; James A Owens, owner of EZ Rig Crane, Master Rigger, Millwright | EzRig Crane

James A Owens, owner of EZ Rig Crane, Master Rigger, Millwright


James (Jim) A. Owens – Master Rigger – Millwright

Rigging is defined by Webster’s as “the system of ropes, or chains employed to support a ship’s masts (standing rigging) and to control or set the yards and sails (running rigging).

A second definition of rigging is “the act of arranging dishonestly for the result of something, for example an election, to be changed.”

There is also the rigging of an aircraft; “that is the joining of parts or subassemblies by various means until the entire aircraft is in condition for operation.”

Then there is the more contemporary definition of rigging in blender which is “the 3D application with a wide range of tools, allowing one to create 3D models, that is to render, rig or animate etc.”

Finally, the definition most appropriate here is “rigger” as the “person who specializes in the lifting and moving of extremely large or heavy objects, often with assistance of a crane or derrick or chain hoists (chain falls).”

A Qualified Rigger according to OSHA is defined as a: “Person holds a degree, certificate or profession standing OR, Person has extensive knowledge, training and experience AND Person can successfully demonstrate their ability.”

There are multiple ways to gain crane “certification” but there is only one way to become a qualified rigger and that is through on-going training and experience.

So why would I identify myself as a “Master Rigger”.  Easy.  I have decades of experience and numerous “certifications” first by one agency on then another.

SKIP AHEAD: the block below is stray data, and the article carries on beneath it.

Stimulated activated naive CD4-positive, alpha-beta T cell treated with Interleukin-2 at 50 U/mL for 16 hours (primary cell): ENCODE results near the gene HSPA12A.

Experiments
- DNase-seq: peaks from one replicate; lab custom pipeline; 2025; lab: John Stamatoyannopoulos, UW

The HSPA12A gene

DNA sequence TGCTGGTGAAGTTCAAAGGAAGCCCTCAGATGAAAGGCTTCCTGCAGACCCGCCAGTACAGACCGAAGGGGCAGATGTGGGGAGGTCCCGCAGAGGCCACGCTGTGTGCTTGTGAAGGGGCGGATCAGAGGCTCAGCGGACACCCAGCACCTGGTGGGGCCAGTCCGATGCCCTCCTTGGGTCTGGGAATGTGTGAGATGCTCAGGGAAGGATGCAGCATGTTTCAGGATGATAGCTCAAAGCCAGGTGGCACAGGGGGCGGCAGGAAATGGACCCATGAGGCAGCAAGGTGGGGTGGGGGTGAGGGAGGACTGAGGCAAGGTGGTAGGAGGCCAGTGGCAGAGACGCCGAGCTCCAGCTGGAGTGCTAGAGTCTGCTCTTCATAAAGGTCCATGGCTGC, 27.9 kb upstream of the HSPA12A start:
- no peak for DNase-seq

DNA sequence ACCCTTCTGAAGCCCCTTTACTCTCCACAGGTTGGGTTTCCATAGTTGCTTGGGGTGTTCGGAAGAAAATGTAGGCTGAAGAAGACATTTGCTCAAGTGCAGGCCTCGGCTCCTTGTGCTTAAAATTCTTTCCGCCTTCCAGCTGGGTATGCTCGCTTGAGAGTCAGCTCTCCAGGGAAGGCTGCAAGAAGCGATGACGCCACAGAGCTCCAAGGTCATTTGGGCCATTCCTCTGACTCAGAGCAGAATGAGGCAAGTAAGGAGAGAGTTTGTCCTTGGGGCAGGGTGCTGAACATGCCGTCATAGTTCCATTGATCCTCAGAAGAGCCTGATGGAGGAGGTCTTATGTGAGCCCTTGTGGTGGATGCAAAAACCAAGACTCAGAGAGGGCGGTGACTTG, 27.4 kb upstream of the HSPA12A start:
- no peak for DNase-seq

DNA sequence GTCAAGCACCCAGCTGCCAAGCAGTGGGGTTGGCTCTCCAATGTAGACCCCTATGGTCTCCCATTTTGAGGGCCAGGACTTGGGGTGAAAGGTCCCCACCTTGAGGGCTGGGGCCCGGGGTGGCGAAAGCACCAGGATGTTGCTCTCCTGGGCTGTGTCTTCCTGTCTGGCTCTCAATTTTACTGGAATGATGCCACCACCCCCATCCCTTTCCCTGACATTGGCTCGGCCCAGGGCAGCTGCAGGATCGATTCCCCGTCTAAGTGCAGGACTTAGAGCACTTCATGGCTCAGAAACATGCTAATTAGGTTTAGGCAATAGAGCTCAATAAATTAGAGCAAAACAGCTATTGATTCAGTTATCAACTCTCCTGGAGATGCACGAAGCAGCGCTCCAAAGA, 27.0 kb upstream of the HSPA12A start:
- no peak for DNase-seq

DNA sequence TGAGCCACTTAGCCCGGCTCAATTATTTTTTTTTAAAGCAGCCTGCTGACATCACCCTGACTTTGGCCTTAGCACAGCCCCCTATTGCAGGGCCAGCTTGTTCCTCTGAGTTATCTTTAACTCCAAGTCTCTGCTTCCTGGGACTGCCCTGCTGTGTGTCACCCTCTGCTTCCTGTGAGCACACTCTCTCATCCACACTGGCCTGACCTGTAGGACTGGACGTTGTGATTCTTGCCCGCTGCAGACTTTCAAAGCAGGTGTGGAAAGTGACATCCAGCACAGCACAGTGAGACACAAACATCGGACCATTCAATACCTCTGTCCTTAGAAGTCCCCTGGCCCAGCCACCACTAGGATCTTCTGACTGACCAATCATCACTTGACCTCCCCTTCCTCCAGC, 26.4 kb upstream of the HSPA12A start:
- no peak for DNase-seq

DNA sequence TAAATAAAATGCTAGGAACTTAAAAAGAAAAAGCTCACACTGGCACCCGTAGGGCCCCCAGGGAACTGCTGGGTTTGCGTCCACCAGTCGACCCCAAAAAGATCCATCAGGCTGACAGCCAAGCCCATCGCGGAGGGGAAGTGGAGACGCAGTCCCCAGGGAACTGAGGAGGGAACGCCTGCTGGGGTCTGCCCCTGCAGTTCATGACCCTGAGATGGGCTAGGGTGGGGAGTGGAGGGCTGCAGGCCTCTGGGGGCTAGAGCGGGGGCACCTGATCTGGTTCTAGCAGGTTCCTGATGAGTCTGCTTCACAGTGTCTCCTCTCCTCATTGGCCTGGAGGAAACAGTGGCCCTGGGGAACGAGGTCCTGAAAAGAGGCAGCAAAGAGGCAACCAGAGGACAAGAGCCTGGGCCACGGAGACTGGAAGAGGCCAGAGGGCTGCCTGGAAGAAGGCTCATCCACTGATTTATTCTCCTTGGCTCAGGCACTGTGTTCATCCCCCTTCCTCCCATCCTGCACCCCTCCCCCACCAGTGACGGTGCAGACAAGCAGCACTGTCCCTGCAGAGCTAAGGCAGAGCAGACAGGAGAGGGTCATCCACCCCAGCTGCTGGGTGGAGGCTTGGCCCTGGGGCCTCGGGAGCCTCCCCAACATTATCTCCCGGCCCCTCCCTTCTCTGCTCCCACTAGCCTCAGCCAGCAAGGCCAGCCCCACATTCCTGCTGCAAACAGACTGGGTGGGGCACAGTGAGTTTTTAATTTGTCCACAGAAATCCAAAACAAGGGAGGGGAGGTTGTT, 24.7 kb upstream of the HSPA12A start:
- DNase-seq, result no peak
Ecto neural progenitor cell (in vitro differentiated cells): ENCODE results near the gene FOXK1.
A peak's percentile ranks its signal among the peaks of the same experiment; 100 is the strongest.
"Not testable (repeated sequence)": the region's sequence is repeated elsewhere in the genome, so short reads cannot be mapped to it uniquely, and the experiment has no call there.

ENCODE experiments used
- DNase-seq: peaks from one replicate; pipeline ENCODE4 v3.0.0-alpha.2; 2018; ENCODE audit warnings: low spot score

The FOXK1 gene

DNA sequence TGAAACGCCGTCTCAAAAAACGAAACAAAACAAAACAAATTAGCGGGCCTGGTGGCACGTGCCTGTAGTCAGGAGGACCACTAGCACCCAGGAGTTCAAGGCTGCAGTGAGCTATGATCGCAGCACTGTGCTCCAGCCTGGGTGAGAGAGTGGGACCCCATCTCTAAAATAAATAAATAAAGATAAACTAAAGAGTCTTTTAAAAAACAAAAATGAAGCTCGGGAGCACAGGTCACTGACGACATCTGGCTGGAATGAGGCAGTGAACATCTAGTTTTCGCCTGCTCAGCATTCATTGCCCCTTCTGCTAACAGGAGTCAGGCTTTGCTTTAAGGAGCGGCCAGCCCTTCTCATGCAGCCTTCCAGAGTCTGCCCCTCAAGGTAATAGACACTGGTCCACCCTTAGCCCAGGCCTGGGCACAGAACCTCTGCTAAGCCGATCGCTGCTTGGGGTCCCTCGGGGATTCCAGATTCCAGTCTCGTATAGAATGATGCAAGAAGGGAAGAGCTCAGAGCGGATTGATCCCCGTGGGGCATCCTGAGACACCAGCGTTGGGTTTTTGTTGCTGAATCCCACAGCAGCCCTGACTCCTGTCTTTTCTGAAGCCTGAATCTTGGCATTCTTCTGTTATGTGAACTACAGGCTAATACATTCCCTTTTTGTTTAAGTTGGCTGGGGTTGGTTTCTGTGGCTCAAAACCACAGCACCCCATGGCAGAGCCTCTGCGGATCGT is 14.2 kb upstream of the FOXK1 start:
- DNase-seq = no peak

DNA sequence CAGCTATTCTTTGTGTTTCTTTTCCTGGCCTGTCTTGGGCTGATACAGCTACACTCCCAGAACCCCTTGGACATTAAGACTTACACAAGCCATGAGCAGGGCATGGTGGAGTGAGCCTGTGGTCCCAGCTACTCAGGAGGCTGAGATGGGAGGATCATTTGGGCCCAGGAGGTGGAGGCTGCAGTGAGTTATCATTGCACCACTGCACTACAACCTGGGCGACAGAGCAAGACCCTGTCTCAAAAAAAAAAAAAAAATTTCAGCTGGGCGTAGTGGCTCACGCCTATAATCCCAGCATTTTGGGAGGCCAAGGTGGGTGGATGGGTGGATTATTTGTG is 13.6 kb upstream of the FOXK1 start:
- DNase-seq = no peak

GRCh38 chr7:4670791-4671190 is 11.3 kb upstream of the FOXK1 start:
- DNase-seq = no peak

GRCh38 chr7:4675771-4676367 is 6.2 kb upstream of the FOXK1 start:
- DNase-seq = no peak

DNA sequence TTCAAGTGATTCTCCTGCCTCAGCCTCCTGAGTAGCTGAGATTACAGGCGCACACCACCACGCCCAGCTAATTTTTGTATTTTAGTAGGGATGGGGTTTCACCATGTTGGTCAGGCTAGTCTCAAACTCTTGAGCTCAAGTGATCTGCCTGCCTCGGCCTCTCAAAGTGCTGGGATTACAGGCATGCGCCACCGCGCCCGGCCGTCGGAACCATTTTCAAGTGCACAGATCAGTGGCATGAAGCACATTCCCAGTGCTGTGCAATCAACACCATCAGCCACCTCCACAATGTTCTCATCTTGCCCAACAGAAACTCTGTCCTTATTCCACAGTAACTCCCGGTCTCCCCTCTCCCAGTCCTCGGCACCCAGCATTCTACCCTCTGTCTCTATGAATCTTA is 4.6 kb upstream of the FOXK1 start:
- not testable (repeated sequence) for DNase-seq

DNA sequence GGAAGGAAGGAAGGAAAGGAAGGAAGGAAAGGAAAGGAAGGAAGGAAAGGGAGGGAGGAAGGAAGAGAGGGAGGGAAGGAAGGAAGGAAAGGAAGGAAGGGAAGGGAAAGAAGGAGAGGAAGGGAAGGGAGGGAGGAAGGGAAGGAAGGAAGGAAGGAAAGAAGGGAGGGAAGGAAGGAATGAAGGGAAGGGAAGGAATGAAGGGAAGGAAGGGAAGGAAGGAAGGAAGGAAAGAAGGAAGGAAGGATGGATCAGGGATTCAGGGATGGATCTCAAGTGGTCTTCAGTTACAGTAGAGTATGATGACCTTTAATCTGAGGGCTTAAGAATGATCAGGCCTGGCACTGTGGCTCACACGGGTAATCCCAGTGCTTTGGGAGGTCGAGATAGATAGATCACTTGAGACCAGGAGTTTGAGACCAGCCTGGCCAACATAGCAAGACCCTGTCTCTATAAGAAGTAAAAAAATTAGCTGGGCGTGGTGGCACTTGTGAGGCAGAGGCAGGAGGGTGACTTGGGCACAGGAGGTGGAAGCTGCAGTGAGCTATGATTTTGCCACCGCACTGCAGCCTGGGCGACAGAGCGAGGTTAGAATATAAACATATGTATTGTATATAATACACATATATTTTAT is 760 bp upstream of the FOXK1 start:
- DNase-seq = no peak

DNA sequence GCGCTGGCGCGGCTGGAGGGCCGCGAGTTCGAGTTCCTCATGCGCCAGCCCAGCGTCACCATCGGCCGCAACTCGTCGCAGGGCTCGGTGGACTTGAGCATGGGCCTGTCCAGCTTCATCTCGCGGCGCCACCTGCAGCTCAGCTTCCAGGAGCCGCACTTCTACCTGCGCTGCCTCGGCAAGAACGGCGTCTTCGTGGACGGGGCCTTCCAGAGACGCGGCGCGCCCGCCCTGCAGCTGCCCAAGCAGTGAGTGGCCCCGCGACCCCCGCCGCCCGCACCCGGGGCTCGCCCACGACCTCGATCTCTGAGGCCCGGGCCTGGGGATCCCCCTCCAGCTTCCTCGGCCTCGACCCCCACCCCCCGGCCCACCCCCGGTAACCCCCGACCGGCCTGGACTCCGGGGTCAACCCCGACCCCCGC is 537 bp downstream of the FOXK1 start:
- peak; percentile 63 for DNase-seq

As a millwright for twelve years I cut my teeth on the overhaul of fossil fuel turbines, erection and rebuild of various paper mills and too many to-count-short term jobs taking apart and putting back together big machines.  There was a lot of new construction in there also.

My first goal was to hone my skills as a journeyman millwright and then it became obvious the last men on any job were the ones who were certified welders as well as quality millwrights.  I went to school on weekends and became the best certified welder that I could be.  Finally, I noticed that the men most valued were the “Qualified Riggers”.  I saw my niche and went for it.  Rigging 20-ton turbine rotors with extremely precise fits was a challenging task.  I liked it.  Removing a 20’-0” diameter parent roll from a paper machine was also challenging.  Sticking an 8-ton Rice Mill inside the fourth floor of an Anheuser Busch brew house with two cranes showed me that the heaviest “picks” were not necessarily the most difficult.

After twelve years as a millwright supervising all types of work, I decided that I could do as well, if not better, than most of the contractors I was employed by.  I got my California Contractor’s license.  It was scary, but it was fun.  Being in business for myself took away any need to gamble.  Every day was a gamble.  I bid to do the best job I could.  I won some and lost most bids.  I was not a low bidder.  If I could not do it right, I did not want to do it.